Another source of Franziska Fennert’s imagination is literature. Mystifying German Romanticism folk tales, Russian literature including classis (among them Dostoevsky, Turgenjew and Tolstoy) and the vivid werewolf tales by post-soviet writer Victor Pelevin, Hermeticism from ancient Egypt, Indonesian myths, history and philosophy texts and novels...the list goes on. These spiritual expressions, from East and West, not only connect the common cause of Fennert’s works, also construct her attempt to seek alternatives or to take a critical stance against reality— “My work nourishes itself from the fertile ground of fantastic traditions, fairytales and legends” She said.

Where to go?

Mahatma Gandhi once said “The earth has enough resources for our need, but not for our greed.” In the enchanting rain forest of “Lost Abundance” and “Romance between Traces of the Anthropocene,” the endangered Sumatran tiger and Orangutan live and hug in the frame of love, so much so that one could overlooks the plastic garbage and electronic devices. Both work talk about how mankind, being peremptory dominator and predator in eco system, deprive the habitat of living beings, and reflect how modern consumption lifestyle and non-recyclable products deplete the natural resources. Seemingly pleasant paintings are equipped with serious capacities: greed may lead to world-wide destruction, there are so much more mankind can do.

Other options

While continuing her creation of works with this serious evocation, Franziska Fennert also work with the local community in Yogyakarta to initiate a public farm, stepping up natural farming adoption. Along with animals and plants, man in “Home Farming” is once again connected with the soil, the beings within biological cycle, and the wisdoms inherited from traditional life patterns. Here Fennert provides an alternative other than consumerism. In “Power for All”, animals work, interact and play joyfully, but the semi translucent mask with large tusks appears in

the background. Is it a substitute of COVID-19 or an invisible beast created by modern lifestyle and excessive consumption? The increase in human consumption is directly proportional to environmental degradation. Through her lifestyle and works, Fennert demonstrates how she’s being cautious about economic system.

The multifaceted mediator of unity

In Fennert’s installation the one body with several faces refers to the impossibility of separating them, because one part cannot live without the other. Taken and extend from Janus, the god of transition and settling of disputes from Roman mythology, the installation becomes a perfect metaphor of relativity, pluralism, power and polarities. While revealing her optimism in communication and diplomacy, her concerns are rather obvious: conflicts between environment and mankind, differences between human’s behavior and belief, the alienated value in capitalism dominated economy, and the capital and geopolitical control by the history of colonialism and imperialism and.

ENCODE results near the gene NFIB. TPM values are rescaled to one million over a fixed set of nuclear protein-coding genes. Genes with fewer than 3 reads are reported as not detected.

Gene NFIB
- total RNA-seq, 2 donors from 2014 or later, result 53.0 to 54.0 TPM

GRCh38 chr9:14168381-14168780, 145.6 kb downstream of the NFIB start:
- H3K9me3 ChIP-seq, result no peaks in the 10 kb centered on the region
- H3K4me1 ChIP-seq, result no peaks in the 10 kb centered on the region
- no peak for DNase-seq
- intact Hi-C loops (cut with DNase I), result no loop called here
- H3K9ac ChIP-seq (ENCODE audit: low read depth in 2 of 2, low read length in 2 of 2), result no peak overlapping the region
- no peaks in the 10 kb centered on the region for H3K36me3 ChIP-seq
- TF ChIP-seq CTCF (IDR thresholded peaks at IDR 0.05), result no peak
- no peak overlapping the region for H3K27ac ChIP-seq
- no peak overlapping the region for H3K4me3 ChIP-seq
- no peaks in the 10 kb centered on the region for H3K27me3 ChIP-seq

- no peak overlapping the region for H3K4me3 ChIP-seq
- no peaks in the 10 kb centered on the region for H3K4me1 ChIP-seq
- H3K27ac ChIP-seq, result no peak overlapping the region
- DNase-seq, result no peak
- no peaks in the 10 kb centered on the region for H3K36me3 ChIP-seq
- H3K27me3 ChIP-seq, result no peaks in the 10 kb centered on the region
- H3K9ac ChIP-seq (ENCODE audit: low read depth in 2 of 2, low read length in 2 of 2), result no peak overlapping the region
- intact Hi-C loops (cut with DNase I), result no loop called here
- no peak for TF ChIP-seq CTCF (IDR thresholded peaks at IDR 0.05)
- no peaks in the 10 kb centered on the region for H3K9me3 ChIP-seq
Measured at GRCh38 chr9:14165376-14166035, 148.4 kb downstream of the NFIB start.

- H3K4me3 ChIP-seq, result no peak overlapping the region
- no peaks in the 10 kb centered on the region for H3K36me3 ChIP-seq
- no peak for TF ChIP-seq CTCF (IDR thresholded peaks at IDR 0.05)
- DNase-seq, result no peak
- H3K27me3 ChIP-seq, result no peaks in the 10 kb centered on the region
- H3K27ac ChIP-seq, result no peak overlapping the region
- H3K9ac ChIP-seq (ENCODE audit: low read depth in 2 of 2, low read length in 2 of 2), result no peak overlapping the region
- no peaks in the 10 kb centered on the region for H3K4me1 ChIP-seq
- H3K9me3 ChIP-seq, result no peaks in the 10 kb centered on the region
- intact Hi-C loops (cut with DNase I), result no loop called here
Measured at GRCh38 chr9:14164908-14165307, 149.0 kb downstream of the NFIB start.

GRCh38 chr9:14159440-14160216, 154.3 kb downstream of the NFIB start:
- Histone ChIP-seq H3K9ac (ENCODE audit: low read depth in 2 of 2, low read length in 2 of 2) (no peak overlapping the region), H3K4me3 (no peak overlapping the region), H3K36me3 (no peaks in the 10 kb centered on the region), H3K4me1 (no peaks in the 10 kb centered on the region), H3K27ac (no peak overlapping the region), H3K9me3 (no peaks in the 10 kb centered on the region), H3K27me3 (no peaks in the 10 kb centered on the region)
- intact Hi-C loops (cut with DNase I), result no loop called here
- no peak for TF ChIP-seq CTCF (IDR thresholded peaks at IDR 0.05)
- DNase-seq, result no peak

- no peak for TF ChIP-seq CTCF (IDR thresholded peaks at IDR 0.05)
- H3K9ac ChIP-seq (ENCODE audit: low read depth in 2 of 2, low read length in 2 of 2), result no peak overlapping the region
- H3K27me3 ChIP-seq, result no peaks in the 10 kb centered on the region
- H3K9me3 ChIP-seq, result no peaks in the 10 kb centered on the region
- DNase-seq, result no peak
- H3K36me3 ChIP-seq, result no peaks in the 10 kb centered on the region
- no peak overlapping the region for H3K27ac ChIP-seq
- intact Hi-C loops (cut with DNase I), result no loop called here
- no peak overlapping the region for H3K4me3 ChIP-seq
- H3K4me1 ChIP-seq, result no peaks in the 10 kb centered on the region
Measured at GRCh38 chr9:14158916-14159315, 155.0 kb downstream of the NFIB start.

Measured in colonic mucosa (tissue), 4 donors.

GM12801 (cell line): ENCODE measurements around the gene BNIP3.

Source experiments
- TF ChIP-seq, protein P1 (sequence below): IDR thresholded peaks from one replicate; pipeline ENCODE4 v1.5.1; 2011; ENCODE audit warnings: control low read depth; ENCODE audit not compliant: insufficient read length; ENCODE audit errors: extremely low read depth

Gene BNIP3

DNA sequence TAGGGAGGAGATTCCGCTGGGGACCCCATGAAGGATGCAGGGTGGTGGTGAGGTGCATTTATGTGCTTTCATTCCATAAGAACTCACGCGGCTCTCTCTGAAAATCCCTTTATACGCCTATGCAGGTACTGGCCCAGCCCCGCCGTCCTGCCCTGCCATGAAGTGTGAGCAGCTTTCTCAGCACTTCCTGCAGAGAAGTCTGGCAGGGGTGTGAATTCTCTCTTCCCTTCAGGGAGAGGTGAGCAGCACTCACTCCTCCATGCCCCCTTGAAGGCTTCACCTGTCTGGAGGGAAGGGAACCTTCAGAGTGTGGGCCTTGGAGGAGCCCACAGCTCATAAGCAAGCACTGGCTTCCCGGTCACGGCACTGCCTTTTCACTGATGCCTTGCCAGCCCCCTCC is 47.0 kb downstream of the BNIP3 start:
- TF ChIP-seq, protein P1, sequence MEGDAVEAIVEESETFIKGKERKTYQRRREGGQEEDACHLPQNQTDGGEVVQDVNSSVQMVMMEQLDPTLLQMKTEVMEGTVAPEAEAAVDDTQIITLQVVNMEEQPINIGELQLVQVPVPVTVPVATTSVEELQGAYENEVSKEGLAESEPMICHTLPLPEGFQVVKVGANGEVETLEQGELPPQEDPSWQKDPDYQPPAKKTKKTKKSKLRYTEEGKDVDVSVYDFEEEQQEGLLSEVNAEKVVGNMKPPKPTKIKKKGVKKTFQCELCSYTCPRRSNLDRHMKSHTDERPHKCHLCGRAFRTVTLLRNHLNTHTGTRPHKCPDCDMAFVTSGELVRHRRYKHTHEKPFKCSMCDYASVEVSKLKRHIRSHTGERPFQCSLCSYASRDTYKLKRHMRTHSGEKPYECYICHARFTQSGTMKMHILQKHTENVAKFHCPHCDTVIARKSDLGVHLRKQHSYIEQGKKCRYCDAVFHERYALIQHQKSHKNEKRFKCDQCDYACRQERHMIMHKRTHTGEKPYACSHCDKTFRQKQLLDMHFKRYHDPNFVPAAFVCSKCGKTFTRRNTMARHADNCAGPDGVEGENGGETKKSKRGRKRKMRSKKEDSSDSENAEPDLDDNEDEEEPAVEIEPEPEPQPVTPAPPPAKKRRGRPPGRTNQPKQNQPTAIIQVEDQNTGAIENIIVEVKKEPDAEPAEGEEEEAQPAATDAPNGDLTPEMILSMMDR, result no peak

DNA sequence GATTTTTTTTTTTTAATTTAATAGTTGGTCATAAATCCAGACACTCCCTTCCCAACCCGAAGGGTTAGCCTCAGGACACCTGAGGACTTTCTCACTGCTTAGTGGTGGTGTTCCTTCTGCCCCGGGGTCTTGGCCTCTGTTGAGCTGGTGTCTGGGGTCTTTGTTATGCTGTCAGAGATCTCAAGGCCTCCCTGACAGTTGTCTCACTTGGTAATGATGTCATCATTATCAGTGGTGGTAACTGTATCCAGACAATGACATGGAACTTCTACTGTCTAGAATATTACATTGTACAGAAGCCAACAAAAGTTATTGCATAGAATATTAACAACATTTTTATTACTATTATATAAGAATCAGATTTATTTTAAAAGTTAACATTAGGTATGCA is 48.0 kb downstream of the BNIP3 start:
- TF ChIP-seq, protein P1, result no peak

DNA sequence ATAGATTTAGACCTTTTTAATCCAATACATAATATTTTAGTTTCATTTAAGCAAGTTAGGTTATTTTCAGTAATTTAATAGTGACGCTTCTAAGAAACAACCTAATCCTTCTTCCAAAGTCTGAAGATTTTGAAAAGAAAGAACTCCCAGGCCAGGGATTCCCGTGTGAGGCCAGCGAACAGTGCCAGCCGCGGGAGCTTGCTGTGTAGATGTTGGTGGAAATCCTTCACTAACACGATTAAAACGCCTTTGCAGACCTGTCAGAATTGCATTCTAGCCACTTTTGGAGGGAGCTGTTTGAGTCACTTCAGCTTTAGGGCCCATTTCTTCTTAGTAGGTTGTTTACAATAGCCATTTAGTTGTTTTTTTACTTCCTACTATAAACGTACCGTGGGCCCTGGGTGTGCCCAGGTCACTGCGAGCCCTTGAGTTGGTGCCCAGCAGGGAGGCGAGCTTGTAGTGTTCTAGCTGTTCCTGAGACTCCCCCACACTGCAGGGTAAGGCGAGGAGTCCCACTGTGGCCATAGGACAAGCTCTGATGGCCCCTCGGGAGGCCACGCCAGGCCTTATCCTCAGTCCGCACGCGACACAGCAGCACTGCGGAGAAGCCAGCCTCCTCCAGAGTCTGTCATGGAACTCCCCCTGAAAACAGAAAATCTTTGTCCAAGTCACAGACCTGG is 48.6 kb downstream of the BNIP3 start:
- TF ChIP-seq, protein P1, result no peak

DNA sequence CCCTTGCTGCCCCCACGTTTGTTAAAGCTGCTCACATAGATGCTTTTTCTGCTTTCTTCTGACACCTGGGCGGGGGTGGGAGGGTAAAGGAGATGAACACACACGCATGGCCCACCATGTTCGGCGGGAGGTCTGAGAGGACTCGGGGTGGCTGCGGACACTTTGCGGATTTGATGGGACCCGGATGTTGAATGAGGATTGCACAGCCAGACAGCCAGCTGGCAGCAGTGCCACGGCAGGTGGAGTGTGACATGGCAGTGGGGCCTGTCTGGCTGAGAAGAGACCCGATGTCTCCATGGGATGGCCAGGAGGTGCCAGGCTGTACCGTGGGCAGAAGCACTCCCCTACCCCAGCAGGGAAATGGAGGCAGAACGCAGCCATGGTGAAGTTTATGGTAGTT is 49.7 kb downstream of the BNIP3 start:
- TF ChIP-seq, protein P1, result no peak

An epitome of time and unity of spiritual and earthly phenomenon, “We Are One” featured a fish tail clustered with faces. This symbol of posterity refers to mankind subconscious of generations and possibilities of fusing various aspects from different cultures. And we also have to be aware of power and diplomacy. The “Fused to Raise an Equal Conscious Mind” is reaching out its soft tentacles, with four faces directed against each other but sharing one same body, Implying the global dynamics and necessity of communication and sharing. Do octopus’ tentacles, wonderful symbol of control and power, talk about power transition in global politics, government’s global spying activities, or simply remind us: everyone is his or her own ruler? In “The Return of Birds to Tuban”, Brahma, the creator and wisdom god in Hinduism appears to be guarding human and all species, is summoning birds in the forest, where conservation policies have been implemented. Fennert has entrusted Brahma with her utopian hopes and dreams.

Franziska Fennert once mentioned that “If we believe in something it can become true, become reality. That’s how active imagination works.” Blending reality and dream state, contemporary society and fantasy, utopia and dystopia, unity and diversity, dignity and connection, Fennert’s works are proposals and suggestion to the present and future. She aims to pinpoint the simple truth: mankind should be sharing and being together on an equal level, especially true while the nationalist, conservative, and racist ideologies have recently become more visible across the globe. The sensible vision, presented in her work, of a multifaceted and conflicted, belonging together and equal world might be the only path leading to to the ideal and eternal homeland.

Note: Persian miniature is a richly detailed small scale painting. It is considered as one of the important art genre in medieval period.

 Text by NuNu Fine Art